Fill the gaps
While we were volunteers in Tonga, Finau taught on the far side of ‘Eua from where she lived. Getting there meant taking a combination of buses, hitchhiking, and walking for an hour each way. In 2014, she finally was able to build her own kindergarten in her village of Ta’anga. It’s now one of only two centers for early-childhood education on the island.
Tragically, Cyclone Gita flattened the entire structure for the kindergarten. To hold classes, the community began using a donated UNICEF tent. We resolved then and there that Friends of Tonga would help. Not only would we ameliorate the devastation of Cyclone Gita, but we could provide services to fill the gaps of education delivery in Tonga.
Makeshift kindergarten: The UNICEF tent was where classes were held for two years. Photo courtesy Michael Hassett
For the past three years, we have designed and implemented programs to fulfill our mission. These include:
1) a pen pal program that connects elementary schools in the USA and Tonga. We currently have more than 400 participating students;
2) a scholarship program that funds needy students through high school and that has awarded 16 scholarships to date;
3) a video resource library of more than 50 children’s books, read by native English speakers, with accompanying resources meant to enhance English literacy delivery by both Peace Corps Volunteers and Tongan teachers;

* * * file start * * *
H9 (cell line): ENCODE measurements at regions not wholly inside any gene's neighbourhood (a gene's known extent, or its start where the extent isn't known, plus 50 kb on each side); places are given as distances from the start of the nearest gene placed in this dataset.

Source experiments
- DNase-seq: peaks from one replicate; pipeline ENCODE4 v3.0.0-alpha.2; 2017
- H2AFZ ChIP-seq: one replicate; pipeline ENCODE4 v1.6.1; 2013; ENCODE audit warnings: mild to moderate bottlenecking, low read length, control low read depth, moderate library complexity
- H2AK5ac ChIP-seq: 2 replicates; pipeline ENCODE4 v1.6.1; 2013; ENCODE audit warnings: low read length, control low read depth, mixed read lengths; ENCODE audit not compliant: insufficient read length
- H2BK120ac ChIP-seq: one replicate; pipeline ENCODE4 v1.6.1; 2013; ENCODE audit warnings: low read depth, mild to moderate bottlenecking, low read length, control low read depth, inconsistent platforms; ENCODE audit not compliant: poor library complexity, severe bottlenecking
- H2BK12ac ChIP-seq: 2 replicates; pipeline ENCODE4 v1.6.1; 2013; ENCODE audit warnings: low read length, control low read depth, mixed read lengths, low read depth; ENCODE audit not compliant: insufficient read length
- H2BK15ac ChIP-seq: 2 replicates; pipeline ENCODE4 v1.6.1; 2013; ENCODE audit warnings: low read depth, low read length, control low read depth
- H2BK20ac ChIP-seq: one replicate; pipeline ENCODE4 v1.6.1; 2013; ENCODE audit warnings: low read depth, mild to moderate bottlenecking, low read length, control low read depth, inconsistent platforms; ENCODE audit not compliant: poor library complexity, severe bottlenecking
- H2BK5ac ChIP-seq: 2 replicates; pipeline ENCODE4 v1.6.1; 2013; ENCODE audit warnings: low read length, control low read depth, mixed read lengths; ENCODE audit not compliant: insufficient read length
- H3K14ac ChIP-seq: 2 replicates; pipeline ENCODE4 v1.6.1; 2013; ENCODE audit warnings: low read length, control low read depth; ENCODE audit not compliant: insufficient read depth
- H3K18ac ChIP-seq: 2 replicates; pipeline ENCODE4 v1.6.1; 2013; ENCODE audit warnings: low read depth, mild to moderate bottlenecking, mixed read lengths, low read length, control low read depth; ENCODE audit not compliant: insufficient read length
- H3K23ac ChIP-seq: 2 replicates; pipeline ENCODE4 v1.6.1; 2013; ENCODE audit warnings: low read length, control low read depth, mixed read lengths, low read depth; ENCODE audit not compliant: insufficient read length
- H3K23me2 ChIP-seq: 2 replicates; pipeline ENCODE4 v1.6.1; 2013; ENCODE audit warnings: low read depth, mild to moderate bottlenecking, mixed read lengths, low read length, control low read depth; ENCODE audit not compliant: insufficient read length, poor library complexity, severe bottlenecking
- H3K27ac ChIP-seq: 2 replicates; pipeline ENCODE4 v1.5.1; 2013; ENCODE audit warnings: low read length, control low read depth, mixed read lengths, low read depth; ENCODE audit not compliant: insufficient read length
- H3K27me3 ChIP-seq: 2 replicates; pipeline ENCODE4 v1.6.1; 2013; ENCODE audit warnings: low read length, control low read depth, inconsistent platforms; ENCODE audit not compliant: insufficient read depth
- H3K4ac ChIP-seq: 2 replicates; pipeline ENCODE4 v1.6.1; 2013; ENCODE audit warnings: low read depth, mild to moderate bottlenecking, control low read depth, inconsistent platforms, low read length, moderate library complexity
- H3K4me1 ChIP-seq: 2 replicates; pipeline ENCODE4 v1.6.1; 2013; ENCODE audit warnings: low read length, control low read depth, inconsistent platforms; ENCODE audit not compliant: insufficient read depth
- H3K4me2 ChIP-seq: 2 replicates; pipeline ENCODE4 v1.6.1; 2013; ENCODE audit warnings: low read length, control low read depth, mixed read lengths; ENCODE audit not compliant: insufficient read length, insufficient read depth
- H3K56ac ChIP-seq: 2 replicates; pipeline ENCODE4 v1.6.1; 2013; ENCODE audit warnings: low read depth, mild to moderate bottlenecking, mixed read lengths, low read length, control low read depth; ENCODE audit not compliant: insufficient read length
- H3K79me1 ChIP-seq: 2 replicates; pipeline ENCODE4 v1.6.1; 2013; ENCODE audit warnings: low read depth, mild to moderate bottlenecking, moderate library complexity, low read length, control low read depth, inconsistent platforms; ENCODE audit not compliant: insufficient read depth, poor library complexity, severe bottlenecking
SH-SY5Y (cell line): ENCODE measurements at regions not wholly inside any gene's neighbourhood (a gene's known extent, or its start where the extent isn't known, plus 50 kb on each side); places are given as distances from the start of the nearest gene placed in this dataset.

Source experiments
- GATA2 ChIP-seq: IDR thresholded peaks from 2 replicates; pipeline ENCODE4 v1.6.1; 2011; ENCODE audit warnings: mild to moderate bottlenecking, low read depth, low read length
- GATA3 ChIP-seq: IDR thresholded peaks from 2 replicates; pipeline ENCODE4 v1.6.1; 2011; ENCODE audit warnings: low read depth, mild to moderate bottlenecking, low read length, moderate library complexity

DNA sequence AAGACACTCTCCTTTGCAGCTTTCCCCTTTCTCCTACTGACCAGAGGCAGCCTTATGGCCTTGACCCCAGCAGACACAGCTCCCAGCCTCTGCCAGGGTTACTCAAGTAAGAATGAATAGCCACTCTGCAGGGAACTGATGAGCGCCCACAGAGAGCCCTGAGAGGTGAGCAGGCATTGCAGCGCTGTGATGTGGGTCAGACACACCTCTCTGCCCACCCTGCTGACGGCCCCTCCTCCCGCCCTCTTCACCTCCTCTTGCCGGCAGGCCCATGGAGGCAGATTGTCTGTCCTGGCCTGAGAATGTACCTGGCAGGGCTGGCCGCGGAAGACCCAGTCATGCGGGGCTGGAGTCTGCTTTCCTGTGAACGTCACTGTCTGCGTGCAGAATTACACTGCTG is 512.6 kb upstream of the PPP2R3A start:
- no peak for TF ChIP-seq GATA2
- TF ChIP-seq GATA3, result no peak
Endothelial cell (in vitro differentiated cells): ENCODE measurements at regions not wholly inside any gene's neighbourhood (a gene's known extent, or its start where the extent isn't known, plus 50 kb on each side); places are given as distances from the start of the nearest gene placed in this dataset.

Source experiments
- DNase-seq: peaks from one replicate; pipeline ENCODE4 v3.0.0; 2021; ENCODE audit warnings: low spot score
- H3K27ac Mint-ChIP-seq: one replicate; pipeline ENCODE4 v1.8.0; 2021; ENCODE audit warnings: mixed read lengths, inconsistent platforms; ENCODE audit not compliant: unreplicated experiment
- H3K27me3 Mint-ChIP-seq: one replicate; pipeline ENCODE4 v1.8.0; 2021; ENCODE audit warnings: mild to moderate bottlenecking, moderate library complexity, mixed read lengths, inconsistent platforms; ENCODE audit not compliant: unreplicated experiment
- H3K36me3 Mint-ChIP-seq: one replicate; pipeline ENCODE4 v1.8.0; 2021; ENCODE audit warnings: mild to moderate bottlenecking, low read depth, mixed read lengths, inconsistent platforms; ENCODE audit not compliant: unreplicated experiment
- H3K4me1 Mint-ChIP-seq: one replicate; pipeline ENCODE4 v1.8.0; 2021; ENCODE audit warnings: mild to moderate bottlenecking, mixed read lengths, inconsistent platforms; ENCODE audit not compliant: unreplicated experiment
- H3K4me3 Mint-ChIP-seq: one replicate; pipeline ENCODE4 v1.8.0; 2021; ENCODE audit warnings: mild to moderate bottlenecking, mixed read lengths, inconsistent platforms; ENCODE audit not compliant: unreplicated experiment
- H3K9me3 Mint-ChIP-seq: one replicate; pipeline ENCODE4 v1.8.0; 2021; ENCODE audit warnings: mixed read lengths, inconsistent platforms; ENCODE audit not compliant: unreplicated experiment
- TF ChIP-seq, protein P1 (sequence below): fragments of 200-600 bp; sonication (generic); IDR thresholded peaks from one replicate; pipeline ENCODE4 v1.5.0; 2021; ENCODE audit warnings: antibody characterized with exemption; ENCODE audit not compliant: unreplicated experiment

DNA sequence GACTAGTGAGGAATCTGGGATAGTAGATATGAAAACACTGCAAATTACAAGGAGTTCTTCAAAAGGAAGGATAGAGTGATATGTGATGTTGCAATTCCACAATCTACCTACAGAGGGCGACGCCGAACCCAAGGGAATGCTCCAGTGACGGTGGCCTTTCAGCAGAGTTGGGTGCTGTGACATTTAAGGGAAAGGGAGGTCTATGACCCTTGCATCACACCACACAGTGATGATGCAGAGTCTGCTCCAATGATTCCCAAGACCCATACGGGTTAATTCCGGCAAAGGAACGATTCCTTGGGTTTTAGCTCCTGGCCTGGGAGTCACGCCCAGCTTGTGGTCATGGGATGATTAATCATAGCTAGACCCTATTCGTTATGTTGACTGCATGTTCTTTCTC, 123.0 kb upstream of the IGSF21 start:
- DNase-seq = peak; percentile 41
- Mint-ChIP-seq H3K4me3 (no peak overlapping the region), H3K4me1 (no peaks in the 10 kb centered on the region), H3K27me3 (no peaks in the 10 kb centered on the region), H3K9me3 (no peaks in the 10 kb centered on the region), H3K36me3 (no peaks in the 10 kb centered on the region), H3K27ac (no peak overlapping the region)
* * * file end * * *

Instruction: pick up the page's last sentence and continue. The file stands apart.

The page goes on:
4) rebuilding the Ta’anga kindergarten — because two years later, classes are still held in a tent.
Despite these successful projects, we know the real value of Friends of Tonga will be put to the test at some point — when, not if, the next severe weather event hits.
Group hug: the Ta‘anga kindergarten. Photo courtesy Michael Hassett
Flexibility, zeal — and partners
It has been a long and arduous process to get the Ta’anga kindergarten built, fraught with unique challenges. Despite the prolonged timeline and the various challenges, we are well on our way to making it a reality.
We’ve kept in mind lessons learned as Peace Corps Volunteers: With flexibility, a whole lot of zeal, and sustained effort over a long period of time, any challenge can be surmounted.
Moreover, we have been pleasantly surprised by unexpected allies and donors. We have partnered with the nonprofit Schools for Children of the World (SCW), which has built more than 100 schools across the Caribbean, Africa, and Central America. SCW has already designed the plans for a space in Ta’anga that is handicap accessible, earthquake and cyclone resistant, and has running water, natural ventilation, and a new playground. The Ta’anga community has donated the land and has pledged the labor to construct the building. We have raised over half of the funds needed to complete the project. We plan to break ground in spring 2020 and have construction complete by the beginning of 2021.
As we say in Tonga: ‘Ofa lahi atu! We love you heaps!
Michael Hassett served in Tonga 2012–14 as an English Language Facilitator in the village of Fahefa, Tongatapu. He is a Budget Analyst, in the Office of International Affairs and Seafood Inspection, at the National Oceanic and Atmospheric Administration (NOAA). Chiara Collette served 2012–14 in the village of Ta'anga on the island of 'Eua, working as an English language facilitator, teaching English to classes, and training teachers. Since the Peace Corps, Chiara has taught kindergarten, first and third grade in Maryland. She now also works at NOAA and is a Junior Analyst in the Office of Management in Budget.